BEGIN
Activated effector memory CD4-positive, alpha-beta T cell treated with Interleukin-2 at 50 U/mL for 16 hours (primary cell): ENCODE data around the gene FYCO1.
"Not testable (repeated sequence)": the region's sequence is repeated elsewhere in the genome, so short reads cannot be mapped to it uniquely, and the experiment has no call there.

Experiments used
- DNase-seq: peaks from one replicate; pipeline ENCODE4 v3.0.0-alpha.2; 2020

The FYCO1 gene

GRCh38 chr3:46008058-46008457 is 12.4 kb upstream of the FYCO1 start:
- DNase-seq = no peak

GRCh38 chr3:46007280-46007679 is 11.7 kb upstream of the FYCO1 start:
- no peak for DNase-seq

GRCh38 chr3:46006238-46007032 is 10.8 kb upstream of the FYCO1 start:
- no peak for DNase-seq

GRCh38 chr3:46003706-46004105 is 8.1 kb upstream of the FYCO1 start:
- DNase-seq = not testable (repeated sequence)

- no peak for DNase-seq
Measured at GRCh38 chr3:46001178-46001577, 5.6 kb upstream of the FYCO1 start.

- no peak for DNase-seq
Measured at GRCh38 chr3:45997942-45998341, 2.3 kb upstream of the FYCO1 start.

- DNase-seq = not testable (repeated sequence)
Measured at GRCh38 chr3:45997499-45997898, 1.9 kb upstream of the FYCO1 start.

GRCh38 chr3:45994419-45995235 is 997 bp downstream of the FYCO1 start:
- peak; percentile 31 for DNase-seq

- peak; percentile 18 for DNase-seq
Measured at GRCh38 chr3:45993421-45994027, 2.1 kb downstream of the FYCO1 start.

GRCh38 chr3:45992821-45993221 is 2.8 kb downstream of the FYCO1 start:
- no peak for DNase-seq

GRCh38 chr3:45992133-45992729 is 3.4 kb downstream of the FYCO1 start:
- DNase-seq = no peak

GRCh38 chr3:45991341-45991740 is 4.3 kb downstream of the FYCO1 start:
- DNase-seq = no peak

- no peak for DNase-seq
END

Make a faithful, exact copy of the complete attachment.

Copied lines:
Activated effector memory CD4-positive, alpha-beta T cell treated with Interleukin-2 at 50 U/mL for 16 hours (primary cell): ENCODE data around the gene FYCO1.
"Not testable (repeated sequence)": the region's sequence is repeated elsewhere in the genome, so short reads cannot be mapped to it uniquely, and the experiment has no call there.

Experiments used
- DNase-seq: peaks from one replicate; pipeline ENCODE4 v3.0.0-alpha.2; 2020

The FYCO1 gene

GRCh38 chr3:46008058-46008457 is 12.4 kb upstream of the FYCO1 start:
- DNase-seq = no peak

GRCh38 chr3:46007280-46007679 is 11.7 kb upstream of the FYCO1 start:
- no peak for DNase-seq

GRCh38 chr3:46006238-46007032 is 10.8 kb upstream of the FYCO1 start:
- no peak for DNase-seq

GRCh38 chr3:46003706-46004105 is 8.1 kb upstream of the FYCO1 start:
- DNase-seq = not testable (repeated sequence)

- no peak for DNase-seq
Measured at GRCh38 chr3:46001178-46001577, 5.6 kb upstream of the FYCO1 start.

- no peak for DNase-seq
Measured at GRCh38 chr3:45997942-45998341, 2.3 kb upstream of the FYCO1 start.

- DNase-seq = not testable (repeated sequence)
Measured at GRCh38 chr3:45997499-45997898, 1.9 kb upstream of the FYCO1 start.

GRCh38 chr3:45994419-45995235 is 997 bp downstream of the FYCO1 start:
- peak; percentile 31 for DNase-seq

- peak; percentile 18 for DNase-seq
Measured at GRCh38 chr3:45993421-45994027, 2.1 kb downstream of the FYCO1 start.

GRCh38 chr3:45992821-45993221 is 2.8 kb downstream of the FYCO1 start:
- no peak for DNase-seq

GRCh38 chr3:45992133-45992729 is 3.4 kb downstream of the FYCO1 start:
- DNase-seq = no peak

GRCh38 chr3:45991341-45991740 is 4.3 kb downstream of the FYCO1 start:
- DNase-seq = no peak

- no peak for DNase-seq